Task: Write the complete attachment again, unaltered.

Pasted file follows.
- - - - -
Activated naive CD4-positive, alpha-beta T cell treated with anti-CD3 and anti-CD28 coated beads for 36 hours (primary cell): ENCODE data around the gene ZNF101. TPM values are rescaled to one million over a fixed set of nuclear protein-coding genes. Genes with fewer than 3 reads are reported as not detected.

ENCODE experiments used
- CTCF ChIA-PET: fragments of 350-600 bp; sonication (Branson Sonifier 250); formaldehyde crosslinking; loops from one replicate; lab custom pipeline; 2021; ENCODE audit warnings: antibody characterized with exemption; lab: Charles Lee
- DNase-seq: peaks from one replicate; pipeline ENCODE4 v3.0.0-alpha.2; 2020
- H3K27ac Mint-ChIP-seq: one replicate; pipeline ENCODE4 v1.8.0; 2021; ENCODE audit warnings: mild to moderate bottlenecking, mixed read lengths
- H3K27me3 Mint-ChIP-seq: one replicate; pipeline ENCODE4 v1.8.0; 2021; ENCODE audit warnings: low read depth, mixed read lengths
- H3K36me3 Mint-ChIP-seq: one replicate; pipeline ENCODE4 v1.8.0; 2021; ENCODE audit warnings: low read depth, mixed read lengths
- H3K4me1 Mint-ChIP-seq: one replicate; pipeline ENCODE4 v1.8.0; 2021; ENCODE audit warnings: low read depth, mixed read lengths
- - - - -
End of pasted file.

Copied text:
Activated naive CD4-positive, alpha-beta T cell treated with anti-CD3 and anti-CD28 coated beads for 36 hours (primary cell): ENCODE data around the gene ZNF101. TPM values are rescaled to one million over a fixed set of nuclear protein-coding genes. Genes with fewer than 3 reads are reported as not detected.

ENCODE experiments used
- CTCF ChIA-PET: fragments of 350-600 bp; sonication (Branson Sonifier 250); formaldehyde crosslinking; loops from one replicate; lab custom pipeline; 2021; ENCODE audit warnings: antibody characterized with exemption; lab: Charles Lee
- DNase-seq: peaks from one replicate; pipeline ENCODE4 v3.0.0-alpha.2; 2020
- H3K27ac Mint-ChIP-seq: one replicate; pipeline ENCODE4 v1.8.0; 2021; ENCODE audit warnings: mild to moderate bottlenecking, mixed read lengths
- H3K27me3 Mint-ChIP-seq: one replicate; pipeline ENCODE4 v1.8.0; 2021; ENCODE audit warnings: low read depth, mixed read lengths
- H3K36me3 Mint-ChIP-seq: one replicate; pipeline ENCODE4 v1.8.0; 2021; ENCODE audit warnings: low read depth, mixed read lengths
- H3K4me1 Mint-ChIP-seq: one replicate; pipeline ENCODE4 v1.8.0; 2021; ENCODE audit warnings: low read depth, mixed read lengths